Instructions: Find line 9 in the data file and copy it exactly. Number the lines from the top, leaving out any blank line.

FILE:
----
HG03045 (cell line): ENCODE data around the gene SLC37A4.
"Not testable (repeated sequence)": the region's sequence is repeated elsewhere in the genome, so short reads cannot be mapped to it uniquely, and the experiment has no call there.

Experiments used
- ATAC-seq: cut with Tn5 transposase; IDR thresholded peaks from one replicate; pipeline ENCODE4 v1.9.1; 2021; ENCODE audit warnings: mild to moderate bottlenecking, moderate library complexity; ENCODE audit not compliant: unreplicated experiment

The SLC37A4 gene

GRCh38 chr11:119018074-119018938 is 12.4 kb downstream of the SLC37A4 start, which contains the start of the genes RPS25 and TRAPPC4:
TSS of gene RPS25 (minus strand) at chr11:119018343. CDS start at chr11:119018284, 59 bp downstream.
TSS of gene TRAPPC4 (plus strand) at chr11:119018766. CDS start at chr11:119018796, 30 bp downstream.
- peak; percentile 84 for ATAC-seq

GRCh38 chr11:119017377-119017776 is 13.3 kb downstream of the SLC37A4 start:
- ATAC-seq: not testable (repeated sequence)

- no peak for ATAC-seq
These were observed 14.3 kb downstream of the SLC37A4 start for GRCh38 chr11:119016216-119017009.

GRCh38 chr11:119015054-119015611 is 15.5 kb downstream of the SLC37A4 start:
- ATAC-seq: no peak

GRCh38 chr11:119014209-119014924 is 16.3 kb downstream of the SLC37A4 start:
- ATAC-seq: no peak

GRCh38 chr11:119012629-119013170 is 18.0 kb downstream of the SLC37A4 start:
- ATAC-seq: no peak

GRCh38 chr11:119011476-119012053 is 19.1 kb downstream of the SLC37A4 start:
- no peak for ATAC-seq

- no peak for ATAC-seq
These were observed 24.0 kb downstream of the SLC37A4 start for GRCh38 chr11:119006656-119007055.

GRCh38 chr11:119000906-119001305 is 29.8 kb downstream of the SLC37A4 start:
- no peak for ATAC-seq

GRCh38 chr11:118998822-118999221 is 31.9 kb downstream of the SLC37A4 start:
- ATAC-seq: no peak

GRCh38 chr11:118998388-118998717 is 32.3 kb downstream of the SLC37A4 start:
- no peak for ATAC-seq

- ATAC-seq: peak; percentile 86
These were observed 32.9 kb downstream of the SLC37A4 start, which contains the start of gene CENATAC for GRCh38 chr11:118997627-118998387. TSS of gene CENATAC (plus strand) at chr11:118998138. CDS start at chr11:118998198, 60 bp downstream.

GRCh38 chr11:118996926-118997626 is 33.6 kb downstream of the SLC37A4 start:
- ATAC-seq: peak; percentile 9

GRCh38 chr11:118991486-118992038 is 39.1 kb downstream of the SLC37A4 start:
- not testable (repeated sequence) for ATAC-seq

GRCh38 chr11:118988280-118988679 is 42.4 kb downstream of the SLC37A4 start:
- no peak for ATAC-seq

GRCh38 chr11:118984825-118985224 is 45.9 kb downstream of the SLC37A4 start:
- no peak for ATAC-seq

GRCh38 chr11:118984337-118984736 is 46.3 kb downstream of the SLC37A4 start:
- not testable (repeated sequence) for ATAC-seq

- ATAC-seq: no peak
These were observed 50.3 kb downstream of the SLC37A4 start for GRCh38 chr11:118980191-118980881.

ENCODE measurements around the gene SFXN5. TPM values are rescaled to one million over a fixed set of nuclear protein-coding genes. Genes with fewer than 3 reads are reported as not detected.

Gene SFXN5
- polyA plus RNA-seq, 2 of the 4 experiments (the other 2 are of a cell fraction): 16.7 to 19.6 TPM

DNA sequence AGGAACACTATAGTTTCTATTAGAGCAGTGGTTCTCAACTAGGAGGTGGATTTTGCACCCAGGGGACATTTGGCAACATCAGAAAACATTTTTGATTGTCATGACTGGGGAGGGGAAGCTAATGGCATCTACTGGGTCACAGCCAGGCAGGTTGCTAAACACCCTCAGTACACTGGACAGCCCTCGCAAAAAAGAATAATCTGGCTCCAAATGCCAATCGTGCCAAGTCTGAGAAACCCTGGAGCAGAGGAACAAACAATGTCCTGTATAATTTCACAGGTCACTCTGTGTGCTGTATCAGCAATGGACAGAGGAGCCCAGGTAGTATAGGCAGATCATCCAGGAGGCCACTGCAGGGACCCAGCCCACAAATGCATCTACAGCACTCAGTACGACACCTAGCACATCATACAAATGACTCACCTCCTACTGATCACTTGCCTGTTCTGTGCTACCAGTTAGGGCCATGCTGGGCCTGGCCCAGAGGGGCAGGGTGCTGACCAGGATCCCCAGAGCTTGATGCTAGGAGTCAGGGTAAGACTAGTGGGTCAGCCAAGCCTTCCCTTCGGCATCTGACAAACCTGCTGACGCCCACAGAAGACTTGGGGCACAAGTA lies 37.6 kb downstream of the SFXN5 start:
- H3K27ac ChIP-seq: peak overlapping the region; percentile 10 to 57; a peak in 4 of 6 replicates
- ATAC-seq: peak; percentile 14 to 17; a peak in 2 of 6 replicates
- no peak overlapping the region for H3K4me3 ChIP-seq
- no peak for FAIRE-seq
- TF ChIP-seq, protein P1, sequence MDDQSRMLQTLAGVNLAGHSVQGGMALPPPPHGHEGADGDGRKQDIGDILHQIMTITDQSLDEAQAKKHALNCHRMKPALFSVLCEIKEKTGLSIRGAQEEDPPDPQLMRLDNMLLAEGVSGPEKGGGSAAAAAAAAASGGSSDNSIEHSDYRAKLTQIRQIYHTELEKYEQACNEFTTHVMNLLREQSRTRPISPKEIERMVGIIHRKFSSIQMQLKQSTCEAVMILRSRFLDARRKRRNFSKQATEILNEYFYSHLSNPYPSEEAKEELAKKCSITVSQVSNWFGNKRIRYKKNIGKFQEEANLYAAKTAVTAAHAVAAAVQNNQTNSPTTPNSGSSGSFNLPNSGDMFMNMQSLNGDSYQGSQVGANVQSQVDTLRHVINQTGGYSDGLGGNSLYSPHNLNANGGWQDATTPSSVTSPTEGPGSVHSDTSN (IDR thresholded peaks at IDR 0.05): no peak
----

- peak; percentile 84 for ATAC-seq